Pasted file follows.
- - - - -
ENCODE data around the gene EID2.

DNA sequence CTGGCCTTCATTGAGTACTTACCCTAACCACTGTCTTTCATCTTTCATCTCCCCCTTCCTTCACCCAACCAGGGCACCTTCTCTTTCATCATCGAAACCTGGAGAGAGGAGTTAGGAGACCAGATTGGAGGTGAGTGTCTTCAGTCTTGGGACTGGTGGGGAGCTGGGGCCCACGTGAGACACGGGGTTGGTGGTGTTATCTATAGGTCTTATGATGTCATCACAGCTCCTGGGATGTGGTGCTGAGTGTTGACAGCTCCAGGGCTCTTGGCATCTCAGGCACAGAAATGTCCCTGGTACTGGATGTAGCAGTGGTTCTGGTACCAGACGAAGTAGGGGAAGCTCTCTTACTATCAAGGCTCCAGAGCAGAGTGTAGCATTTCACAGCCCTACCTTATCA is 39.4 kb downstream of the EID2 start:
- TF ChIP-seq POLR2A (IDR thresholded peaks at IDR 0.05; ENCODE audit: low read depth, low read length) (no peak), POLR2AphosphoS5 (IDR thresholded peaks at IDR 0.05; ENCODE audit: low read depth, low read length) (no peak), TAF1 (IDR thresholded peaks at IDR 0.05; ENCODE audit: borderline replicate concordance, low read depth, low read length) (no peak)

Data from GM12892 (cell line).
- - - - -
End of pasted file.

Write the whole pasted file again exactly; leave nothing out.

ENCODE data around the gene EID2.

DNA sequence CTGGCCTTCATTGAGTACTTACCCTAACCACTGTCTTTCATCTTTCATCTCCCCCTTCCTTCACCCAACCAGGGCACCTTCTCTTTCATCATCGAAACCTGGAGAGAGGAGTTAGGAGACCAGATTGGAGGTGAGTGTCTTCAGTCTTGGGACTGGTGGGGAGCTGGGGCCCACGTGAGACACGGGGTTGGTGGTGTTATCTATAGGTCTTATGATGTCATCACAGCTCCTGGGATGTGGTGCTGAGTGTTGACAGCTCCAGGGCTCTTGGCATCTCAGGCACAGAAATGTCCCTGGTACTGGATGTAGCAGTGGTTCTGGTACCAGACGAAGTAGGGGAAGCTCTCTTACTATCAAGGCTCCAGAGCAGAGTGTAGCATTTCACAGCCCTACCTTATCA is 39.4 kb downstream of the EID2 start:
- TF ChIP-seq POLR2A (IDR thresholded peaks at IDR 0.05; ENCODE audit: low read depth, low read length) (no peak), POLR2AphosphoS5 (IDR thresholded peaks at IDR 0.05; ENCODE audit: low read depth, low read length) (no peak), TAF1 (IDR thresholded peaks at IDR 0.05; ENCODE audit: borderline replicate concordance, low read depth, low read length) (no peak)

Data from GM12892 (cell line).